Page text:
ITLB/DTLB miss handler

With the operation of the nested DTLB miss handler explained, it is straightforward to describe the ITLB and DTLB miss handlers. In a first step the TLB miss handlers read the ifa control register to determine the faulting address addr. In a second step, the bank 0 registers are set up so that the nested DTLB handler can find the necessary information in case execution later triggers a DATA NESTED TLB FAULT. Specifically, the faulting address addr and the return address rlabel are placed in the bank 0 registers used for this purpose. In the third step, the actual work can begin: The handlers use the thash instruction to translate the faulting address addr to pte_vaddr, the address in the virtually-mapped linear page table at which the PTE for addr can be found. The handlers then attempt to read the PTE by loading the word at this address. If the TLB entry for pte_vaddr exists, the load succeeds and the PTE can be installed either in the ITLB (for an ITLB miss) or in the DTLB (for a DTLB miss). Conversely, if the TLB entry for pte_vaddr is missing, a DATA NESTED TLB FAULT is triggered and the CPU hands over control to the nested DTLB miss handler. As described previously, this handler walks the page table in physical mode and, if a mapping exists for addr, places the physical address pte_paddr of the PTE in the result register. The nested miss handler then returns control to the original handler with the data translation bit dt still turned off. The original handler now has the physical address pte_paddr of the PTE, and because data accesses are still done in physical mode, the handler can directly load the word at this address, without the risk of causing any further faults. This procedure again yields the desired PTE, which can then be installed in the appropriate TLB (ITLB or DTLB).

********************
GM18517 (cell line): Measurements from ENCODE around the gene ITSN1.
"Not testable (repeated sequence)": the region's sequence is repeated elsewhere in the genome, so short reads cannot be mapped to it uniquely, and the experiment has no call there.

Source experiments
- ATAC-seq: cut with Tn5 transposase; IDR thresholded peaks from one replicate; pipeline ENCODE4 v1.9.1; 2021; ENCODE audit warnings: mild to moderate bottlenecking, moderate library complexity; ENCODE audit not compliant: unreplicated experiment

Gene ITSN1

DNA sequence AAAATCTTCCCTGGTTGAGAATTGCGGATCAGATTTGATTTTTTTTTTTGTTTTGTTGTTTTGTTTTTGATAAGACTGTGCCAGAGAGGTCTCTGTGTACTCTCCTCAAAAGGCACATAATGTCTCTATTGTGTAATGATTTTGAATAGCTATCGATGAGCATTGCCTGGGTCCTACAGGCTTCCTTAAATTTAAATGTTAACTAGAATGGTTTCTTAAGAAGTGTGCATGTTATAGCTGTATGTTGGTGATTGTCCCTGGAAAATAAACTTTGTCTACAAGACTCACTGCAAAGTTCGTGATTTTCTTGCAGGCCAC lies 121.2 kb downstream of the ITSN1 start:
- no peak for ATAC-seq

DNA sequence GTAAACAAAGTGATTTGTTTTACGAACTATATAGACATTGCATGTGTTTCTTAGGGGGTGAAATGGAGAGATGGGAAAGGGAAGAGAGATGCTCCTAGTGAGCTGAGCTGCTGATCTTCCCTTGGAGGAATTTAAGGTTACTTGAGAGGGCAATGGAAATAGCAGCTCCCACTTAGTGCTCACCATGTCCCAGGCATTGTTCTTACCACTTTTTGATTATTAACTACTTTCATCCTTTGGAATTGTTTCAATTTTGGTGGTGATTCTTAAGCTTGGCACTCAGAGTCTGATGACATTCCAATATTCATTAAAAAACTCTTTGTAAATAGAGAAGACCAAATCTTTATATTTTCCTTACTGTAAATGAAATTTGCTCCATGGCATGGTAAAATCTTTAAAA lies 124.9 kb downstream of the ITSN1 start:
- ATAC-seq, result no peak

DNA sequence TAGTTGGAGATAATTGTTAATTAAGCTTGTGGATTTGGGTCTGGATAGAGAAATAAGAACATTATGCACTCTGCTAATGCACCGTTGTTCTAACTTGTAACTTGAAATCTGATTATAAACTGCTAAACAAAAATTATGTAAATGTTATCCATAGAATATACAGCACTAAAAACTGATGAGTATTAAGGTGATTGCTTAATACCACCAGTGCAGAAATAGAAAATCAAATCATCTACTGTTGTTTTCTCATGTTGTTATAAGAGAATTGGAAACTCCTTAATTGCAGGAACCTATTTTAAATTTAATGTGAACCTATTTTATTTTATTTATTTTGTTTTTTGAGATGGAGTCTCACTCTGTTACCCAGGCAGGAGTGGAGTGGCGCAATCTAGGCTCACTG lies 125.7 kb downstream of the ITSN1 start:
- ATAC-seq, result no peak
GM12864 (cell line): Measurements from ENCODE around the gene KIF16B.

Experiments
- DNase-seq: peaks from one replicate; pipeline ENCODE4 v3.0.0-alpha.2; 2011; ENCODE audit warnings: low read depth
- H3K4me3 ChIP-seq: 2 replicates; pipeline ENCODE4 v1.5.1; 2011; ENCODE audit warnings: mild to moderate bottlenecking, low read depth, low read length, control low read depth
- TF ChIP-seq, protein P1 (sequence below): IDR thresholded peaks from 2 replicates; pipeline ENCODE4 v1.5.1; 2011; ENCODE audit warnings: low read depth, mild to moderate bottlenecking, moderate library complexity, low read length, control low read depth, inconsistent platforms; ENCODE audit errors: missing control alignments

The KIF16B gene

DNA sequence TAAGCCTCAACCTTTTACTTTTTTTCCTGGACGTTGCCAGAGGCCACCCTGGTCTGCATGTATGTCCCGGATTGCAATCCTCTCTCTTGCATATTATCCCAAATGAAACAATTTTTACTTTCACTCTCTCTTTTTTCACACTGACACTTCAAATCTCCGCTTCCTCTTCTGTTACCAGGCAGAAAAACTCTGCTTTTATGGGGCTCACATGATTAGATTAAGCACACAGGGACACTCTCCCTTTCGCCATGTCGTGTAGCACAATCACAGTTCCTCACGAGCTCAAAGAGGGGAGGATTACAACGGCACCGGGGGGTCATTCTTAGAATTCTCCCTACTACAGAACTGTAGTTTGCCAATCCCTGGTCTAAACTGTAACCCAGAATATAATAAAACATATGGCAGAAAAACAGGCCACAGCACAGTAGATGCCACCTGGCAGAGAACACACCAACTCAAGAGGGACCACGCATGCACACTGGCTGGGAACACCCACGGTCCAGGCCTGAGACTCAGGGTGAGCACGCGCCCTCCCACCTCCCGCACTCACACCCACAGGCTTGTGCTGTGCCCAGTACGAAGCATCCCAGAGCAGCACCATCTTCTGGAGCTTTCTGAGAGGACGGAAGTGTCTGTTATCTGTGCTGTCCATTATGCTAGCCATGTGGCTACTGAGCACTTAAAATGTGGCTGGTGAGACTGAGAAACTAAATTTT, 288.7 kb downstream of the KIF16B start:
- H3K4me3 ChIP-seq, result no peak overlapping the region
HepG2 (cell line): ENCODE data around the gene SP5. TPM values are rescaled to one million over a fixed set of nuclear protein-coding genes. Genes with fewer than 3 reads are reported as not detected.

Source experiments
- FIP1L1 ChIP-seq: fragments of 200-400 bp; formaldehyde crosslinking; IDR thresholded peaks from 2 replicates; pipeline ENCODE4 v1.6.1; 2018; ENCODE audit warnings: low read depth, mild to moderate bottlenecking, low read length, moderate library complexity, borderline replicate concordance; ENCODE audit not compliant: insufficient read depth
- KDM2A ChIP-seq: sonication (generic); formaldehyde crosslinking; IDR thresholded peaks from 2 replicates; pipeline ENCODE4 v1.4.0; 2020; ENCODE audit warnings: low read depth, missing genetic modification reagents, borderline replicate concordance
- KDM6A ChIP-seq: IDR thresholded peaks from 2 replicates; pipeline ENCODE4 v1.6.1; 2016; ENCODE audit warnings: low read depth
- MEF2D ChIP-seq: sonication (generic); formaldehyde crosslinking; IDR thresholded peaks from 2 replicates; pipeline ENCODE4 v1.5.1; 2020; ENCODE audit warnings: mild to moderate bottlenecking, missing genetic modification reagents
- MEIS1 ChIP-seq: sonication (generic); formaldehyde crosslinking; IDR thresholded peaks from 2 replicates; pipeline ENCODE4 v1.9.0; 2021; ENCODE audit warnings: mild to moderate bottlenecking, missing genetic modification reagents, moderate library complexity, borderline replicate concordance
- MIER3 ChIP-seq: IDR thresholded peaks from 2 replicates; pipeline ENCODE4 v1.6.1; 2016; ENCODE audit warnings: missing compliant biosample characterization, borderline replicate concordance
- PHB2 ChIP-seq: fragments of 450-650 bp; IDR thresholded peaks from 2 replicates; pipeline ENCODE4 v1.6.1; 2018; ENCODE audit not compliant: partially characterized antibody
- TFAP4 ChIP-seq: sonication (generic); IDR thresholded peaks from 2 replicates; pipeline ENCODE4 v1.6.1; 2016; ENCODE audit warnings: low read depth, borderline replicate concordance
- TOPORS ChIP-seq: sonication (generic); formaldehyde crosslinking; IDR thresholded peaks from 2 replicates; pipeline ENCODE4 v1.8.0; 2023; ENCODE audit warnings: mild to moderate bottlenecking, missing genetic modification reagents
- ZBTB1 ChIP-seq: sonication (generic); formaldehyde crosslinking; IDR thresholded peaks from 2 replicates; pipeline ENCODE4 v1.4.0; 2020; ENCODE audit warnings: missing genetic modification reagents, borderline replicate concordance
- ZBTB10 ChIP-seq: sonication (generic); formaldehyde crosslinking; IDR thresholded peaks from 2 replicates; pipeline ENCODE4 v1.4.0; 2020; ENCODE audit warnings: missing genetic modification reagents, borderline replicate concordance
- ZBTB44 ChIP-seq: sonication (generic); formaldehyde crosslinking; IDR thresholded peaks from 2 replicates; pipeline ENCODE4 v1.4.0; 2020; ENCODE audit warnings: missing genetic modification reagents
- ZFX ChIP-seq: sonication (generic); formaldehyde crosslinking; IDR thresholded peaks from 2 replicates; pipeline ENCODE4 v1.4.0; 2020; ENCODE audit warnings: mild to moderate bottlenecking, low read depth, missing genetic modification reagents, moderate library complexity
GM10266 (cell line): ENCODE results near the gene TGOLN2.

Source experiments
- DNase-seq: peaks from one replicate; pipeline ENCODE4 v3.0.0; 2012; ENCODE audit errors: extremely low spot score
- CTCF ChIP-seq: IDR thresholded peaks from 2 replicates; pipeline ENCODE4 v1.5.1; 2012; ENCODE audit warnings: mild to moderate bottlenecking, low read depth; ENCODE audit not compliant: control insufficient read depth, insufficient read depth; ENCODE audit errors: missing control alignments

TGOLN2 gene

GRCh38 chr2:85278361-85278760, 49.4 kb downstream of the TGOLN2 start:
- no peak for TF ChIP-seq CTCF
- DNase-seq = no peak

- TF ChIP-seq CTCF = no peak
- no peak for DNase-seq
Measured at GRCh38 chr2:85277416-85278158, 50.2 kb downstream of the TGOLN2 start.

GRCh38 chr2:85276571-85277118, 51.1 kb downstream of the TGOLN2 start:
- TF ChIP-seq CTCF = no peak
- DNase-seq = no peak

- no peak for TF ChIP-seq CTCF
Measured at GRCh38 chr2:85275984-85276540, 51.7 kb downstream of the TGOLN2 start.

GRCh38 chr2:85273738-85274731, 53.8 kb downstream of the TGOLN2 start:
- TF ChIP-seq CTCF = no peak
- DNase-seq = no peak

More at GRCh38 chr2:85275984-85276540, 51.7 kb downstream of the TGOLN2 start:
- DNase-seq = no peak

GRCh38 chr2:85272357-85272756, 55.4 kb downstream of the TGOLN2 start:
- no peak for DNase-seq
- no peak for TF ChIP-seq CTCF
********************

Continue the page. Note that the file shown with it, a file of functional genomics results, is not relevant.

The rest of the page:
The elegance of handling TLB misses in this fashion derives from the fact that both the virtual and physical access cases use exactly the same instruction sequence once the PTE address has been determined. The only difference is whether loading the PTE occurs in physical or in virtual mode. This means that the address rlabel can be the address of the same load instruction that attempts to read the PTE from the virtually-mapped linear page table. If the virtual access fails, the load instruction is reexecuted after the nested DTLB miss handler returns, but now in physical mode. Note that, for this technique to work, the address register of the load instruction must be the same as the result register that the nested DTLB handler uses to return the physical address of the PTE.

VHPT miss handler

When a TLB miss occurs in a region for which the VHPT walker has been enabled, the walker first attempts to handle the miss on its own. Conceptually, it does this by using the thash instruction to translate the faulting address addr to pte_vaddr, the address in the virtually-mapped linear page table at which the PTE for addr can be found. If the TLB entry for pte_vaddr is present in the TLB, the VHPT walker (usually) can handle the miss on its own. On the other hand, if this TLB entry is also missing, the CPU raises a VHPT TRANSLATION FAULT and passes addr in control register ifa and pte_vaddr in iha.